When I say mine you say Coinhive ⚒

January, 4th 2018

Few weeks ago I started an experiment like a quick-and-dirty proof of concept around cryptocurrencies and web mining.
I choose Coinhive so as to see what it was possible to do with this tool.
I write here the results of my experiments and the tests I made of this API. Before that, let’s sum up the principles of blockchains and Monero ⛏

Note Coinhive is closed

⛏ About blockchains & cryptocurrencies

I won’t write too much lines about blockchains and cryptocurrencies, because it’s not a really new concept (brought out in 2008 by Satoshi Nakamoto with Bitcoin), and I should both talk about concepts of cryptanarchism, cypherpunk and cryptography. So, let’s make it short. And if you understand french-written slidedecks, go here ;-D

Blockchains can be seen as distributed decentralized ledgers or databases. No one owns a unique instance of the base but a number of nodes linked each others through peer-to-peer network. This aspect is one of the biggest advantage of the technology, the other relies on the impossibility to corrupt the data stored inside it within “pages” of the ledger called blocks. Due to hash operations, the content of a block is unfalsifiable and sustainable, and if a block has been altered the following will be too and so on.
There are several types of hash operations called Proofs of Work: Equihash for Zcash, Ethash for Ethereum, Hashcash for Bitcoin or CryptoNight for Monero. There will be also Proof of Stake instead of Proof Of Work for Ethereum but not for today. This mathematical competition is made between each node in order to choose the one which will be able to build the new block. Thus the successful node earns tokens (e.g. Bitcoin, Ether, Zcash, Monero or Dogecoin) and can spend them (e.g. in exchange places like Kraken, Changelly or Coinbase). Blockchains are public, and some of them (e.g. Monero, Dash and Zcash) can hide their data like transactions, fees, amount of used tokens or owners. For some blockchains, instead of just exchanging tokens, it is possible to store programs and define decentralized applications (ÐApps) using Ethereum or EOS. Cryptocurrencies can be called with their acronyms: BTC, BCH, BTG, ETH, ETC, ZEC, XMR respectively for Bitcoin, BitcoinCash, Bitcoin Gold, Ether, Ether Classic, Zcash and Monero. Some of these altcoins are in limited quantity (at most 21.000.000 for BTC) or not (XMR, ETH). Finally, altcoins are volatile and mainly used for speculation. And sometimes, there are funny crashes (see below).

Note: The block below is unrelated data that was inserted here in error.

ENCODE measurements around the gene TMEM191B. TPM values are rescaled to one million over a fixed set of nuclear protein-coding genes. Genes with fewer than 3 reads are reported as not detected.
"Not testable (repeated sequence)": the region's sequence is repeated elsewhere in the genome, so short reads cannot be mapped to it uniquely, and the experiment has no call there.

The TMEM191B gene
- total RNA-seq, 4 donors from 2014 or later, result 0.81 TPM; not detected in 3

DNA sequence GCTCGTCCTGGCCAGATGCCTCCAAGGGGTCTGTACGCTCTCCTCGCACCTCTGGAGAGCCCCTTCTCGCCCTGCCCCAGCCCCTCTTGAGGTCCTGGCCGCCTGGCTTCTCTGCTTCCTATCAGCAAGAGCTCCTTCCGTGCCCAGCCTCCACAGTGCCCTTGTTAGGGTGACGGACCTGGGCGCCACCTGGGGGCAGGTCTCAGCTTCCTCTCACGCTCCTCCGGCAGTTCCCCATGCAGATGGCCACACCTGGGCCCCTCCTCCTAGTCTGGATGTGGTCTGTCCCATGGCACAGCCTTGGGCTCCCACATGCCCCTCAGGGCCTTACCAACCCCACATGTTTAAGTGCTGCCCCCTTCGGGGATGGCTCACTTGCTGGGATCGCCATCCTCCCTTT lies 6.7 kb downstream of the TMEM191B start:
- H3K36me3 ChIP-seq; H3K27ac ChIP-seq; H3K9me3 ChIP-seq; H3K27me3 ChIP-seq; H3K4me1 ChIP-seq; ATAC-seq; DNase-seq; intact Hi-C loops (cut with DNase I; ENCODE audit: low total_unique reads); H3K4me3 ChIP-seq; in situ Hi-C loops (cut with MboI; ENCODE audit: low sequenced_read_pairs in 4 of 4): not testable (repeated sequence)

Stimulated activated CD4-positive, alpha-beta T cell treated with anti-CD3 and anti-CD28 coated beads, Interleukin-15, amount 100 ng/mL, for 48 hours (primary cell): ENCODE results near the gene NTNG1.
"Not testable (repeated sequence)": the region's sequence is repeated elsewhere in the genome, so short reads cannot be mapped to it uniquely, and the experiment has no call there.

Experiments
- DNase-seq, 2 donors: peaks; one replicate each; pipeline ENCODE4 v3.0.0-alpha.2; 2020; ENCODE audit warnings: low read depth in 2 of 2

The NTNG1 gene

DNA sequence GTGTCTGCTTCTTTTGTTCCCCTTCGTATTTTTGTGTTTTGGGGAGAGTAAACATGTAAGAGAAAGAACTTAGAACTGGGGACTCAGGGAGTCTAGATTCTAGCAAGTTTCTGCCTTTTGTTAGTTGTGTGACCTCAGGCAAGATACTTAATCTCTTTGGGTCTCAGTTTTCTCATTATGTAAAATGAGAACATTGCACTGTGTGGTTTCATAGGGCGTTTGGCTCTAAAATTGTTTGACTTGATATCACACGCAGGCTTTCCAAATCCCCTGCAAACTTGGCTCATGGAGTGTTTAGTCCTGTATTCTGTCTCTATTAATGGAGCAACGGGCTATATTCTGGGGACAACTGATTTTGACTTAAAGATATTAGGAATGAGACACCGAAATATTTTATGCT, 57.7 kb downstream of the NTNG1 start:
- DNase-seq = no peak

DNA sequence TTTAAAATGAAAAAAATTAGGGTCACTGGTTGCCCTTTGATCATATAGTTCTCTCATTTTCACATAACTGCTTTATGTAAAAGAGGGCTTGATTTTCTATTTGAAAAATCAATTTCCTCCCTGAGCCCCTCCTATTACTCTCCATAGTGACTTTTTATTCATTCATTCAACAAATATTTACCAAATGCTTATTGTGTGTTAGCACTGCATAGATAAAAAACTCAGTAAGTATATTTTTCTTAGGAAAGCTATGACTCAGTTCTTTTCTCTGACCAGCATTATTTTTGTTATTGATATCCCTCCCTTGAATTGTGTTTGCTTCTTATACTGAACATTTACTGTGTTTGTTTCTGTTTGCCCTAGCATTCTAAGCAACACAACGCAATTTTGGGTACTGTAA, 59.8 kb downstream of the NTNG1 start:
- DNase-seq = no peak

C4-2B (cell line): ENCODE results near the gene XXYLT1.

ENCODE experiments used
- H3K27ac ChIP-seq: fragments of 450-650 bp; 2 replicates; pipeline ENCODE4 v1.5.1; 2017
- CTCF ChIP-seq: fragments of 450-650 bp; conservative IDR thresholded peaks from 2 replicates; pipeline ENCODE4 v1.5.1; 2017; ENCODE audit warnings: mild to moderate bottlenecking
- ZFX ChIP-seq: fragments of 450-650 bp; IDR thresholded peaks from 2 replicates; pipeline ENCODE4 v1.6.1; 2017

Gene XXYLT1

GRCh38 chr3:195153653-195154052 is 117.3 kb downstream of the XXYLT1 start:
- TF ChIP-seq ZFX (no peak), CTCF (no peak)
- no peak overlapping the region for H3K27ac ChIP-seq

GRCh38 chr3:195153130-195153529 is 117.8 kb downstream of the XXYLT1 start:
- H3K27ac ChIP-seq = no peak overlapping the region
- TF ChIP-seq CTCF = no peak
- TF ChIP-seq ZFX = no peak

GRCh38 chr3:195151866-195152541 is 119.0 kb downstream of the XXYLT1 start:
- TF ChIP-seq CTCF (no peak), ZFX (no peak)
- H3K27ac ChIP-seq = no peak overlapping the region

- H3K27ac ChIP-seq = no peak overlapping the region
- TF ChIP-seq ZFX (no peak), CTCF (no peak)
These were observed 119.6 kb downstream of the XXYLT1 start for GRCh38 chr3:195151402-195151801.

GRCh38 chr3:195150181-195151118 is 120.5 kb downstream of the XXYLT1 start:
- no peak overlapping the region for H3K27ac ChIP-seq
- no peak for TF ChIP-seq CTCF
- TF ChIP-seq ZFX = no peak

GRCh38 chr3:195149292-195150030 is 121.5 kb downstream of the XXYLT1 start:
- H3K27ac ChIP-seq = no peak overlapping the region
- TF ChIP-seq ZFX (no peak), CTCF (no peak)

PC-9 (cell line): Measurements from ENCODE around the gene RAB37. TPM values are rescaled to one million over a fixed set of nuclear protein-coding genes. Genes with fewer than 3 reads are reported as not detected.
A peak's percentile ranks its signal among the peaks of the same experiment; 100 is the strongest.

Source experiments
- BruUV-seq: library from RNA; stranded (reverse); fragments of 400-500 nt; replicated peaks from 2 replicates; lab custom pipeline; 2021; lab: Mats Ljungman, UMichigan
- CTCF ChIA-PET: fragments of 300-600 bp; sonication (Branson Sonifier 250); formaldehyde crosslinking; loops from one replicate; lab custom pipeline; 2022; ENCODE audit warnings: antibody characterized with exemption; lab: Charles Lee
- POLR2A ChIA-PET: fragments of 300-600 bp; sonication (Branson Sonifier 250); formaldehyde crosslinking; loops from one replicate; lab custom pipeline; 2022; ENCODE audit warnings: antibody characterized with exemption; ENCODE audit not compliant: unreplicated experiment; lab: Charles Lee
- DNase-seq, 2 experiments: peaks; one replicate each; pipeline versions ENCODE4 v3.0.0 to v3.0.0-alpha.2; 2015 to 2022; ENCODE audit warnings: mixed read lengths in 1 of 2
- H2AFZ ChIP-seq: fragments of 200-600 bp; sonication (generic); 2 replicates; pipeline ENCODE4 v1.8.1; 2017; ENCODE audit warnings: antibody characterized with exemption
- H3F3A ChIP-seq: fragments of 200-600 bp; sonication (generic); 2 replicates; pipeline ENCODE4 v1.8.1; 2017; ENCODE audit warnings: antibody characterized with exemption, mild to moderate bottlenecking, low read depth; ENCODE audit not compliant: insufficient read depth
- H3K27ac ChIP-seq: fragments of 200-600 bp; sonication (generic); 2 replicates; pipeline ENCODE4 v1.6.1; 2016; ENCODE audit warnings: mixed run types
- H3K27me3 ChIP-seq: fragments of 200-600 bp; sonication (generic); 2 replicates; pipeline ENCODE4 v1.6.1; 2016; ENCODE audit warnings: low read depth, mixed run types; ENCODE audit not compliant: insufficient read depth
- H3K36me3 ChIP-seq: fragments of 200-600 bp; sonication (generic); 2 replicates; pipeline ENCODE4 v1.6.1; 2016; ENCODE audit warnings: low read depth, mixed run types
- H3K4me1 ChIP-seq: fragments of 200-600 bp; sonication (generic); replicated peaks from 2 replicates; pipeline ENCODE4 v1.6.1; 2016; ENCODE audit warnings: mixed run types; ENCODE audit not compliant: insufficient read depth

Graph of values of BTC, ETH and XMR with a crash

(╯°□°)╯︵ ┻━┻ Ok buddy, and Coinhive? Soon, but before let’s talk about its currency: Monero.

⛏️ About Monero

Drawing about Monero

Monero is an opensource cryptocurrency launched in 2014. It is based on CryptoNote algorithm which protects privacy, contents and transactions. CryptoNote and the network in use, Kovri, obfuscate the data so as to make it quite impossible for an intruder to see what happens. Technologically Monero is quite awesome: Kovri is based on I2P’s specifications, encryption is everywhere, and several mechanisms like Ring Signatures (hiding senders), Ring Confidential Transactions (hiding amounts of XMR in transactions) and stealth addresses (protecting the receivers of the transactions) have been set up with the aim of protecting the blockchain. Yes, Monero is one of the most badass of cryptocurrencies. According to Bitinfocharts (on 01/03/2017) the USD value of 1 XMR was $379.65, the mining time to wait before a new block was around 2 minutes, the blockchain size was around 38 GB and the reward for the successful miner was around 5.5 XMR. Nice :)

(ノ`Д ́)ノ Please guy, don’t make another boring article about Monero, I want Coinhive! Ok, since we have introduced blockchains and Monero, let’s talk about Coinhive.

⛏️ “Hello Coinhive!”

Logo of Coinhive

What’s that?

I won’t write a too big paragraph about the history of Coinhive.
I just say that this tool is quite well-known today because of its use with Pirate Bay portals, and the Showtime case.
The idea behind is to provide a new way of remuneration: because more and more people use ad-blockers, it may be quite tricky to use advertisements to monetize a web site or an app. So, if we can mine Monero when the users are visiting our product? That’s why Coinhive is here.

Coinhive offers a JavaScript miner for the Monero blockchain, and it is really easy to integrate it inside a web project. The miner is run in the browser, and uses the CPU power of the users to try to mine new blocks. Due to the lack of API in Web standards, GPU are not really used with this API. Coinhive uses Monero thanks to of the lightweight of CryptoNight, and also because the calculational power to have to mine Monero can be medium.
The formula for the payouts is quite simple, Coinhive keeps around 30% of the benefits, and the remaining 70% are for the developer:
(solved-hashes / global-difficulty) * block-reward * 0.7

So, what are the features?

First, proof of work captchas!

Coinhive is not just another miner for Monero, or a tool for pirates or whatever press-groups can say. The project offers a new kind of captcha using… Proof of Work!
Instead of having to write a not-so-readable keyword, or click on ugly cars with several pictures, this captcha system makes users (in fact their browsers) need to compute a defined number of hashes so as to submit a form. Spams are prevented, it is far less boring that old-school captchas, and it might make developers earn a bit of Monero. The use is quite simple: add a reference to a script in HTML, add a div with the amount of hashes and the data key, and that’s all. The div will be replaced by additional content within an iframe.